My 5-Year-Old Wants To Play War Games: Finding a Peaceful Way to Play

Boy climbing a rope in a post about chidlren playing war and army gamesWhen my son was five years old, he asked to buy a set of army figures at the toy store. It was a set of about 40 small plastic figures, in different poses with different weapons and flags. There was also a plastic sheet with pictures of terrain on it.

Although I didn’t want him to play army, I decided to say yes hoping to share an opportunity to explore the idea of war together. Our country was in a discourse about wars, and he had some awareness of what was happening, but not much.

War Games: Moving Too Fast

I quickly learned that it didn’t make sense for him to play with the army soldiers with friends or other adults, because they would immediately set up scenarios that they had seen or heard about. There were battles with people dying, words my son didn’t know yet, and didn’t need to know. It just exposed him to too much, too quickly.

So after allowing him to play couple of times with friends or his babysitter, I decided that I would be the one to play with him, even though I hated the idea.

Finding A Peaceful Way To Play Army

But how?

The answer lay in Special Time, and I told him that we would only play during that time.

Special Time is a timed one on one play session where the adult follows the child’s directions. This was one of the main benefits of playing with the army toys this way. Having my son take the lead meant I was following his him, and not introducing ideas based on my knowledge.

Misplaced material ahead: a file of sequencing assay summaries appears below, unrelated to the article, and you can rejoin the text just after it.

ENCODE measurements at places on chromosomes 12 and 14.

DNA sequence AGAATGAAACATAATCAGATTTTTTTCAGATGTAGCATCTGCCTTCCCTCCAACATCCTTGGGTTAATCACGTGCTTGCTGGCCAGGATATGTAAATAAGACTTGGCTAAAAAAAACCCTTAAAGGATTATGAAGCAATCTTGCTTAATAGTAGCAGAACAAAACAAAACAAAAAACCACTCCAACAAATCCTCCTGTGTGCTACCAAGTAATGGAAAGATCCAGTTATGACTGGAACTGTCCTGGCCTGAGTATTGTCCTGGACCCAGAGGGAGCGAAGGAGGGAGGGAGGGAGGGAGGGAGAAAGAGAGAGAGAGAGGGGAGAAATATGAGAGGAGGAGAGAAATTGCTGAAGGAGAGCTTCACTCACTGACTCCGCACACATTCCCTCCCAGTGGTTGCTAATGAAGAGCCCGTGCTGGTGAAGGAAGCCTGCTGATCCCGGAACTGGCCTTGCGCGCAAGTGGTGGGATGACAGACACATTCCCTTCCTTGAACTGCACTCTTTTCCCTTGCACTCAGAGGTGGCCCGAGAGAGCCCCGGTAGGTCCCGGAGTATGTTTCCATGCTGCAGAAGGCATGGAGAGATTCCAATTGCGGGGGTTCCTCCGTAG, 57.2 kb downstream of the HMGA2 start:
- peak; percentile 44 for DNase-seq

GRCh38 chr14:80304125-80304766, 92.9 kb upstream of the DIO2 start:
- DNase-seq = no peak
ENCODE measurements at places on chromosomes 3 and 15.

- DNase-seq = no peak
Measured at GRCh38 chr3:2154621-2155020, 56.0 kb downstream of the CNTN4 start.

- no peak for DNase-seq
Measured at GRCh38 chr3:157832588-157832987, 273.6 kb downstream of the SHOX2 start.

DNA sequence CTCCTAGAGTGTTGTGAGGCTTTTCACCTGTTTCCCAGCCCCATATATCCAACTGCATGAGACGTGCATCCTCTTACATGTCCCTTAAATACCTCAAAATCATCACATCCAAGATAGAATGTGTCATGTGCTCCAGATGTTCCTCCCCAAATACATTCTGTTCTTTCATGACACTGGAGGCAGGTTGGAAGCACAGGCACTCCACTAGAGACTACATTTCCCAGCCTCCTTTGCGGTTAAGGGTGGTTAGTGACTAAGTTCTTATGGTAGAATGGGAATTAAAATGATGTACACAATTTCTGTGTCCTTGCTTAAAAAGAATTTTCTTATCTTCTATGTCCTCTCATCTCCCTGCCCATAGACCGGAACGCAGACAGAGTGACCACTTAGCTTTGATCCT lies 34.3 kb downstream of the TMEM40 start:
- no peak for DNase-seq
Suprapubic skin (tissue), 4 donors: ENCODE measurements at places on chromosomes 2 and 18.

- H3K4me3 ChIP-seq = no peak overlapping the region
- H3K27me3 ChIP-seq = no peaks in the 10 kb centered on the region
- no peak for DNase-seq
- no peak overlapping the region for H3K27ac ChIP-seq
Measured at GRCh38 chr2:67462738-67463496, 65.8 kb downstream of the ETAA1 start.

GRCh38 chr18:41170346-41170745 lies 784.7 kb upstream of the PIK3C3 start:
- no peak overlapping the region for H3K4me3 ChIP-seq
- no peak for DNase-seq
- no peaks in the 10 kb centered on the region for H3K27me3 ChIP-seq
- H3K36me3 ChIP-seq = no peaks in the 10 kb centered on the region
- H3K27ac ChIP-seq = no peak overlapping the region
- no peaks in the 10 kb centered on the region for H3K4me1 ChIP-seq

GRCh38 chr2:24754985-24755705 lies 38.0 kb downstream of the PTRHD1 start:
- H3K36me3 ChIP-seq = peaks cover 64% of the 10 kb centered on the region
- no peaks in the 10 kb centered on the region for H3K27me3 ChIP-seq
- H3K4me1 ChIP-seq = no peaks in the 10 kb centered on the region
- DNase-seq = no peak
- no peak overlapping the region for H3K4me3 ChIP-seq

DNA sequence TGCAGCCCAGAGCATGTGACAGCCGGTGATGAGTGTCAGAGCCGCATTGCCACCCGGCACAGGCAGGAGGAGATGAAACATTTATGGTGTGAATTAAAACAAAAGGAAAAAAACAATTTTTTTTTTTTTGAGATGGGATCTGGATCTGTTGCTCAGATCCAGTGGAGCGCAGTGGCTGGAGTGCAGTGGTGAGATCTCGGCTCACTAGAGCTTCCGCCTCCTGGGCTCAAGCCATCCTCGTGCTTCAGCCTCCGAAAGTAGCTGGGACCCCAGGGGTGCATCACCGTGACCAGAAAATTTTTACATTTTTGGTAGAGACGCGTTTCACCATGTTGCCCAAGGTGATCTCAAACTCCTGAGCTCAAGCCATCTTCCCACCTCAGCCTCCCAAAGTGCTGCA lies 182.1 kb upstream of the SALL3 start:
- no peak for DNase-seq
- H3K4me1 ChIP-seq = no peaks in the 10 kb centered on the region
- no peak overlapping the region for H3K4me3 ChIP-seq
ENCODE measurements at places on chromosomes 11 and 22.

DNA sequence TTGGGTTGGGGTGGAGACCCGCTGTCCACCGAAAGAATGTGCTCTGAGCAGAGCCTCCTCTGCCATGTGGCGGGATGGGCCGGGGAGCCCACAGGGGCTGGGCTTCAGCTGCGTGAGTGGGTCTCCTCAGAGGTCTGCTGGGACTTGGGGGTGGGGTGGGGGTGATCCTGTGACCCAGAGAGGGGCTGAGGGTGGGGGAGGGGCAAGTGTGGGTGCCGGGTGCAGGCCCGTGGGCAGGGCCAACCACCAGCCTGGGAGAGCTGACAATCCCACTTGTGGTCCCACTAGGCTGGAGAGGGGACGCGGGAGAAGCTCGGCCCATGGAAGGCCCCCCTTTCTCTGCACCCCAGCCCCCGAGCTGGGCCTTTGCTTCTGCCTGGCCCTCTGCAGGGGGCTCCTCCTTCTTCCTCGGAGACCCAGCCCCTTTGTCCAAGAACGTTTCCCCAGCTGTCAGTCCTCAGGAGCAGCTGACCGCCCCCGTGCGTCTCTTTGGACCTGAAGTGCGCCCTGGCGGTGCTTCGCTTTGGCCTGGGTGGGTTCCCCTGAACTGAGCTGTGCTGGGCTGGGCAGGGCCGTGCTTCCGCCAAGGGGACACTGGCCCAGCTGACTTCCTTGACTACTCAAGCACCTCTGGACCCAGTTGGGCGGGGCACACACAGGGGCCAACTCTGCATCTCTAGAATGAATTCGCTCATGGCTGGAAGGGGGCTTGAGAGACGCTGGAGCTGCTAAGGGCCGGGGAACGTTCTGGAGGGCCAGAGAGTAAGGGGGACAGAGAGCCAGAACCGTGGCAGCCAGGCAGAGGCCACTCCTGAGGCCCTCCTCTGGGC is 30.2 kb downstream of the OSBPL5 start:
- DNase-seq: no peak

As a result the play became mostly about arranging the figures in various ways.

There was no strategy, not even any real fighting, because he didn’t know the details of war.

He asked about the flags and we talked about how we are often given the idea that there are good guys and bad guys, and that we are often encouraged to think about people with the non-US flag as bad guys.

He easily grasped that this was not fair.

We only played a few more times, and then the toy sat unused on a shelf.

I think the main outcome of playing with the soldiers during Special Time was his understanding that no group of people could be considered bad. For me, that felt like the most peaceful resolution.

Find out more about Special Time here with a free chapter from our book Listen: Five Simple Tools to Meet Your Everyday Parenting Challenges.

Does your child ask you to play games or activities you don’t feel comfortable with? Here’s how you can use Special Time to explore saying yes and feeling comfortable with this. Using Special Time To Explore Things That Are Normally Off Limits

Don’t know how to play? Get inspiration in What If I’m Just Not A Playful Parent?

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